He went on: “The Isle of Man is a forward looking country with a diverse, dynamic economy and a track record of leading the way in the field of international tax co-operation.”
“We have a long-established policy of complying with global standards, and we saw some time ago that enhanced automatic exchange of information on the FATCA model was becoming the new global standard in tax transparency.”
The Government has formulated an overall strategic framework for promoting Hong Kong as a premier intellectual property (IP) trading hub in the region.
As determined by a working group, which conducted many rounds of stakeholder consultation over the past few months, Hong Kong’s overall strategy on IP trading encompasses four strategic areas – “namely, enhancing its IP protection regime; supporting IP creation and exploitation; fostering IP intermediary services and manpower capacity; and pursuing promotion, education and external collaboration efforts.”
The working group will, in 2014, explore specific policies and other support measures under each strategic area for promoting Hong Kong as a regional IP trading hub. In the meantime, two sub-groups formed under the working group will continue to deliberate on ways to spearhead further developments in certain specific areas, focusing particularly on the more specialized subjects of IP valuation, and IP arbitration and mediation.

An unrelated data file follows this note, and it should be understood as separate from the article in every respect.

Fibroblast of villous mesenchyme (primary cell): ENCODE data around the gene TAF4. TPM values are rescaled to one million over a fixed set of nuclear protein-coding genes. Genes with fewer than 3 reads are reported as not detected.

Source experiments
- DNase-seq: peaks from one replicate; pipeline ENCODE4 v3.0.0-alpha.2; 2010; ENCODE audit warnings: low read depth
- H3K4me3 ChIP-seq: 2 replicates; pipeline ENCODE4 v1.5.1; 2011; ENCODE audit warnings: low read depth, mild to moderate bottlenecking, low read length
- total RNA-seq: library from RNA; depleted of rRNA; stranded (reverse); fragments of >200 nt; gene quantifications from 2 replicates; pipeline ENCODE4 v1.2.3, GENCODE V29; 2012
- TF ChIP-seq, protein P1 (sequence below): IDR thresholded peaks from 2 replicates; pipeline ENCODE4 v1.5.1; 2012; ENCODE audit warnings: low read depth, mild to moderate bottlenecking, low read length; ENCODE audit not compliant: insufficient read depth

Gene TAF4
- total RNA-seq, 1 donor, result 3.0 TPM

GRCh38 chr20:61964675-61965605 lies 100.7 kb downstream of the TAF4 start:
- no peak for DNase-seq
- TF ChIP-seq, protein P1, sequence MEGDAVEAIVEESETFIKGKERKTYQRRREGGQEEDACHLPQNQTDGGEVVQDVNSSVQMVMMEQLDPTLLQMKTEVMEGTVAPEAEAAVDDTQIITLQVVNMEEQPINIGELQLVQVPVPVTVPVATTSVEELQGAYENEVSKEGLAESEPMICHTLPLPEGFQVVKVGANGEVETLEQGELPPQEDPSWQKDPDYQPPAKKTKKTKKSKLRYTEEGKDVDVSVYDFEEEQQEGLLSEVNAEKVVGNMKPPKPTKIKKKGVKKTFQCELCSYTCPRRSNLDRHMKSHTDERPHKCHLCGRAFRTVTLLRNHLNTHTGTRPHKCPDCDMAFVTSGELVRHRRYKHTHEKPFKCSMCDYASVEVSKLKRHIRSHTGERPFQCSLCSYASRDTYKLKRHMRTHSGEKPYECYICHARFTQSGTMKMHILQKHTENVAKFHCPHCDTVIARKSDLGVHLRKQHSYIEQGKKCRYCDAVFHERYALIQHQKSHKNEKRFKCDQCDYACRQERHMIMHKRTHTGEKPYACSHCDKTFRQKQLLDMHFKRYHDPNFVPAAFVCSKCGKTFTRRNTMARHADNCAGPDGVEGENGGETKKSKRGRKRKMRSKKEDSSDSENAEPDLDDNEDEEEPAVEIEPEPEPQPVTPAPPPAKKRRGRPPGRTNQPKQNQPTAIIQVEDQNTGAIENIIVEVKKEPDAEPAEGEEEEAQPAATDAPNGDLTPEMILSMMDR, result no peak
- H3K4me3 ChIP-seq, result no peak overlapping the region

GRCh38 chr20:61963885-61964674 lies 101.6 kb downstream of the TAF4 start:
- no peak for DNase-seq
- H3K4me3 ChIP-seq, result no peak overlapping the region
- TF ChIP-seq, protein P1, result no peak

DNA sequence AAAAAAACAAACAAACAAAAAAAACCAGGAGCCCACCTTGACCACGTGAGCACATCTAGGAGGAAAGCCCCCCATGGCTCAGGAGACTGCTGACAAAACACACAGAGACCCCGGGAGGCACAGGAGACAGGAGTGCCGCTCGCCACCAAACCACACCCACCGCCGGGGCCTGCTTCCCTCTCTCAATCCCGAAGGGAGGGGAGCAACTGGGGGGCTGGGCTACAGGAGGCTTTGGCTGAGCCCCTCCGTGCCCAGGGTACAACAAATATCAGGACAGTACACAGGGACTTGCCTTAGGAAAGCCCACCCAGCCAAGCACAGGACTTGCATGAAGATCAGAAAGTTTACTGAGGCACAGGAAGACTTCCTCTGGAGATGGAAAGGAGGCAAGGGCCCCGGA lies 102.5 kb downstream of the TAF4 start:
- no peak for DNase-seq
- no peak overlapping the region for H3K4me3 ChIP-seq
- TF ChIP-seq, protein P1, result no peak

Some of the initiatives under way and in the pipeline include the setting up of the Original Grant Patent system as a strategic step to help Hong Kong develop as an innovation and technology hub; a review of copyright to strike a balance between its protection and the freedom of expression; and the launch by the Hong Kong Trade Development Council of an online IP trading portal in January 2014 to enhance Hong Kong’s online IP trading volume, capabilities and connections.
A survey on IP trading and manpower in Hong Kong will also be conducted in 2014 to provide statistical and other relevant information to support the working group’s further deliberations.